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1. The Urban Land Institute has mapped out the number of rental units "affordable" (that is, costing no more than 30 percent of gross household income) to "Extremely Low-Income" households (those making less than 30 percent of the area median income) in every county across the country.

In King County, where the ELI income level is $26,400 for a family of four, there are just 29 available affordable rental units for every 100 extremely low-income households, of which there are currently around 82,000. That's exactly on track with the national average of 29 per 100.

The West Coast (represented in orange above) is a border-to-border swath of unaffordable housing. Somewhat surprisingly, the "worst" counties for affordable housing are concentrated in the South and Midwest—in places like Lee County, FL, Shelby County, TN (home of Memphis), and Cobb County, GA (suburban Atlanta). 

The ULI plans to do similar maps in the future for very low-income and low-income households.

2. Seattle Transit Blog takes a look at the meeting materials for a recent open house on the proposed South Bellevue Link Light Rail station, located at the current South Bellevue Park-and-Ride, just north of I-90 on Bellevue Way SE. Depressingly (but not, as STB points out, surprisingly), the station includes parking for 1,500 vehicles, including this lovely surface lot: 

Perhaps even more depressingly, in its project materials, Sound Transit takes pains to emphasize that the station will have (emphasis theirs) "No Transit Oriented Development"—a not-so-coded message to South Bellevue residents who oppose additional density near their single-family neighborhood. 

3. The debate over a proposed $15-an-hour minimum wage in Seattle heated up this week at Slog, where Stranger editor Christopher Frizzelle wrote about a KPLU report in which Peter Aaron, the owner of Elliott Bay Books, said he'd be forced to lay at least five workers off if he had to pay $15 an hour.

Frizzelle argued that Aaron was "courageous" for speaking up about the potential "fatal" impact the higher minimum could have on small businesses like Elliott Bay.

Proponents of the $15 minimum, like Working Washington, argue that giving people more money to spend enables them to spend more money, boosting the economy.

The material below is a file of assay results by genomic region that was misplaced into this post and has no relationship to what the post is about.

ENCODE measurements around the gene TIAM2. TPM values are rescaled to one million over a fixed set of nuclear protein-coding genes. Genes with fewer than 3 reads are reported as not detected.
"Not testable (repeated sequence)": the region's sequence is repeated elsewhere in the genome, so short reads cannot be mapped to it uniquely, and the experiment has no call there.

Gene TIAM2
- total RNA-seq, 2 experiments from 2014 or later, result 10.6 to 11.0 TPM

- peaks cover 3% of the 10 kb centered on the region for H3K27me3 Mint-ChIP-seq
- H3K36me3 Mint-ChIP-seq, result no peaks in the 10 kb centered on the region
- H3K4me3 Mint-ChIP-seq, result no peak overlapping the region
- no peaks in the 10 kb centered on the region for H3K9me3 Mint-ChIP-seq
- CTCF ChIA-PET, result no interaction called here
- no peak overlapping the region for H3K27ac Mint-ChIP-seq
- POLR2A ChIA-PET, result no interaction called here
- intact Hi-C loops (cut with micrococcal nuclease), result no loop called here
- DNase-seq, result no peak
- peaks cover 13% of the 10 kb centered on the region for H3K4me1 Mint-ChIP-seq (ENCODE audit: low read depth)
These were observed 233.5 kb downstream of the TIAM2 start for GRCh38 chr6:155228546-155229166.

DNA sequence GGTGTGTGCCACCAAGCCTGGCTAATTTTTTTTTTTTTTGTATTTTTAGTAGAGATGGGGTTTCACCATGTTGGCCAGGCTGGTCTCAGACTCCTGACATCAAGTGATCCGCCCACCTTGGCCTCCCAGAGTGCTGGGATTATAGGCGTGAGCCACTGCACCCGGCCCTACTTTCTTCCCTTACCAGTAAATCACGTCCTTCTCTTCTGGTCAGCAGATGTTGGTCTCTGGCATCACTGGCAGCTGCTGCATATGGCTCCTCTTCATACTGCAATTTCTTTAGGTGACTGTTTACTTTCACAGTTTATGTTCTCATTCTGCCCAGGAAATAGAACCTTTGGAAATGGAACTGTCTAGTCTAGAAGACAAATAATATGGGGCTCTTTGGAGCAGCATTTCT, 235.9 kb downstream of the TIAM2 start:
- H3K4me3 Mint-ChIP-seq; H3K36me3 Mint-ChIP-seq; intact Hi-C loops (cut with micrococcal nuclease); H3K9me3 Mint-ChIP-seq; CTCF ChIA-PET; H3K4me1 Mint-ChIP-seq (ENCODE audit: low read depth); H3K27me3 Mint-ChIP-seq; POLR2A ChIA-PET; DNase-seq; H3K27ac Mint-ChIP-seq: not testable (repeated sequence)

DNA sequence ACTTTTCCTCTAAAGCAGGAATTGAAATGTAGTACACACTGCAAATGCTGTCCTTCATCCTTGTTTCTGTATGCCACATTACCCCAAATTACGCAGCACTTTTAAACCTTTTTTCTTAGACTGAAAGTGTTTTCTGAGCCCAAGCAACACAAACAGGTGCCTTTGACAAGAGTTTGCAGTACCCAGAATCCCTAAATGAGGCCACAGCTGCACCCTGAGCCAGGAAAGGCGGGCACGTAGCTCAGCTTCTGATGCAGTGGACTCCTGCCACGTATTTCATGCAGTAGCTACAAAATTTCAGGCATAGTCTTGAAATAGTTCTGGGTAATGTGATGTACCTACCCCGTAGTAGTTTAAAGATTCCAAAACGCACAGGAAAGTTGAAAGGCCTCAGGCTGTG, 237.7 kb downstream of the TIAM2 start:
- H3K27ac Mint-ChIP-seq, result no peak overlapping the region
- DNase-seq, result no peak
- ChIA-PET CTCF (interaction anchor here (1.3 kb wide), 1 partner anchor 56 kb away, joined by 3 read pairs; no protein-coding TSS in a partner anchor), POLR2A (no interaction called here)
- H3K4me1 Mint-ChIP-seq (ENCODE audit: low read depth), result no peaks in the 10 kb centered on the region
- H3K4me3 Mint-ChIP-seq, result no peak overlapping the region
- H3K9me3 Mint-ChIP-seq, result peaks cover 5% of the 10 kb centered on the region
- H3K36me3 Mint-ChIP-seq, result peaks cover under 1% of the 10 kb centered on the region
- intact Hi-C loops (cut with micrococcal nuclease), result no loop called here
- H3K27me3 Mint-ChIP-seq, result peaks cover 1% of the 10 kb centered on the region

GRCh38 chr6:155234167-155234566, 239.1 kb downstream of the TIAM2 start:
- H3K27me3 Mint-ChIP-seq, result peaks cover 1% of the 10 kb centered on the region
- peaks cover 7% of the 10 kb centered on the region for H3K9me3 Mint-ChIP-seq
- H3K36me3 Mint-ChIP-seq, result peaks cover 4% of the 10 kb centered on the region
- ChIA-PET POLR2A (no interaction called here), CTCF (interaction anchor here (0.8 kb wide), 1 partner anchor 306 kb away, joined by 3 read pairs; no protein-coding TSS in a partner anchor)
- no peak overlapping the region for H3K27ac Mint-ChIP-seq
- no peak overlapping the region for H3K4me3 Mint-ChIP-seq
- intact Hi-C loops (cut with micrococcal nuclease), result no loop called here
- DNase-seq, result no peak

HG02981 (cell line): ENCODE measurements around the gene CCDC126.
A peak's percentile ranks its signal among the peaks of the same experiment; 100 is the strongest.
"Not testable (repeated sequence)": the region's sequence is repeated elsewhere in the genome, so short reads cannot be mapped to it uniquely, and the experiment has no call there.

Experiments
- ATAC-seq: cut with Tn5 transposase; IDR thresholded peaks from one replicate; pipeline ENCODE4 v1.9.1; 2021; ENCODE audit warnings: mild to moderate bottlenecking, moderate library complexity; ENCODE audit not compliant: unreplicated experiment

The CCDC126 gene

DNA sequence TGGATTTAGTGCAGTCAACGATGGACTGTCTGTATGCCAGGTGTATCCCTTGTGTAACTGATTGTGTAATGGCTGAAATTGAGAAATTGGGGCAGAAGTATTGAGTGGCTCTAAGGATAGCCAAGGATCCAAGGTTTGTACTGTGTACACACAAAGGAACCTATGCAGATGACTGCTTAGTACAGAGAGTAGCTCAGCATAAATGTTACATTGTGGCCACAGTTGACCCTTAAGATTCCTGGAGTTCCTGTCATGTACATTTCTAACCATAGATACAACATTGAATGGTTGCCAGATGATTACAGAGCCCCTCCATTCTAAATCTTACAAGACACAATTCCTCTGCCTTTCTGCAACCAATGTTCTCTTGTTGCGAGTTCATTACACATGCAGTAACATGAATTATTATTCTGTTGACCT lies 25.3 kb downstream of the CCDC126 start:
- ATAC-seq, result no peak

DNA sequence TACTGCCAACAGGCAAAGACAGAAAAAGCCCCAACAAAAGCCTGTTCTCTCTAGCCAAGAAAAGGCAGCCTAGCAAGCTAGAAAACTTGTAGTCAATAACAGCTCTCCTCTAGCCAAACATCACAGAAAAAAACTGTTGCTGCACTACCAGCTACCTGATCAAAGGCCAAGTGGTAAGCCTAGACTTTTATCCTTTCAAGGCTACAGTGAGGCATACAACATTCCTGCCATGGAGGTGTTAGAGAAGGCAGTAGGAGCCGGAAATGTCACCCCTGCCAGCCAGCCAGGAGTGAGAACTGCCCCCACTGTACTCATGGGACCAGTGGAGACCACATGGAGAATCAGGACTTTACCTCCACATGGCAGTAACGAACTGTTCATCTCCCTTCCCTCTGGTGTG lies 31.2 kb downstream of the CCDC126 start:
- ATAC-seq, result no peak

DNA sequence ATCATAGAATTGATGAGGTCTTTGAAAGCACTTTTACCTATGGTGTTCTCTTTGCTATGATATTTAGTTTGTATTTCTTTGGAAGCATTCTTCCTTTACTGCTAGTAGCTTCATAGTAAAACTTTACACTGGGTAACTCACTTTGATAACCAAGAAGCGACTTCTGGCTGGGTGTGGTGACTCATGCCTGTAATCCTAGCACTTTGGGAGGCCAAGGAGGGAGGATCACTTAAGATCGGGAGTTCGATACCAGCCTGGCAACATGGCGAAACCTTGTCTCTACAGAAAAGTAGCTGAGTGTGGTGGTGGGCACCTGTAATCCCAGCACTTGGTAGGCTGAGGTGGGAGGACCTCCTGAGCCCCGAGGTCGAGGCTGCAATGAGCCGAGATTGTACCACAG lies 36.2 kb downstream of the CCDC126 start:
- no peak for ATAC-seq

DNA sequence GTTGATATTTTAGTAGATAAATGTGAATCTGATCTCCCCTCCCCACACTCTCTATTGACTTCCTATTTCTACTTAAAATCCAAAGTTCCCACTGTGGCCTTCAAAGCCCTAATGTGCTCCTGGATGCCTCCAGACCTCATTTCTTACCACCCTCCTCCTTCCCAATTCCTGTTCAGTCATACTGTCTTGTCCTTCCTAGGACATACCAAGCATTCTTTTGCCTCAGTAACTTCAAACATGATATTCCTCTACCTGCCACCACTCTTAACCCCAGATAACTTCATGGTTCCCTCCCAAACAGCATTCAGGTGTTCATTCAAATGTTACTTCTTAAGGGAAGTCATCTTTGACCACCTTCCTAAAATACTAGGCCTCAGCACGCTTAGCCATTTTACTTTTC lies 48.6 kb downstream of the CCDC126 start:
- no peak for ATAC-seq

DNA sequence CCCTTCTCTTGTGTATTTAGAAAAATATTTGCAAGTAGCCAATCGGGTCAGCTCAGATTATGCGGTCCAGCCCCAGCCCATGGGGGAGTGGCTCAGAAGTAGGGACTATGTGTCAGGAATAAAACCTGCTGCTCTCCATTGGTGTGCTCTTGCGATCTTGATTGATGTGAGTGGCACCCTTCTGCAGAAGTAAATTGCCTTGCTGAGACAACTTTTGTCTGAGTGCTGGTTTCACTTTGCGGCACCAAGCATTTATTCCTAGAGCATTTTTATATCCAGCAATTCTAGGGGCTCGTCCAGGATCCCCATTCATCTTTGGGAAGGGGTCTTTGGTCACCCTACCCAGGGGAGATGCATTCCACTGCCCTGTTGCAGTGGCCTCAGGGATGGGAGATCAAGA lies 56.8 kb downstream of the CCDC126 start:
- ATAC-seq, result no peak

Speaking specifically to the Slog post, Working Washington said: According to the Bureau of Labor Statistics, increasing wages boosts spending on books, where average spending on "reading" increases 26 percent (from $60 to $72 a year) as consumers move from making between $15,000 and $19,999 a year (a category that includes the current minimum wage) to making between $30,000 and $39,999 (a category that includes the $15 minimum). 

Similarly, those in the former category spend an average of $1,188 a year at restaurants (another group of businesses that have complained that a higher minimum will do them in), while those in the latter group spend an average of $1,850 a year eating—a bump of 56 percent.

4. The Washington Budget and Policy Center's blog Schmudget (Yiddish for "budget") breaks down the state house and senate budgets' approach to tax loopholes. Not surprisingly, the Republican-dominated senate has produced a budget proposal that includes 18 new tax breaks, for a total cost of $119 million over the 2017-2019 biennium, including a new tax break for server farms, a new utility tax break for log haulers, and several new business and occupation tax credits.

The Democratic-dominated house, on the other hand, has proposed closing loopholes that would save the state $288 million over the same period, closing tax preferences for the new marijuana industry, eliminating a sales tax exemption on bottled water, and adding a controversial proposal to apply an existing tobacco tax to e-cigarettes. 

As we noted in Fizz yesterday, Republicans in the senate have said they don't have time to take up big budgeting issues like closing tax loopholes. Yet they found plenty of time to sign off on a slew of new proposed tax exemptions earlier this week.

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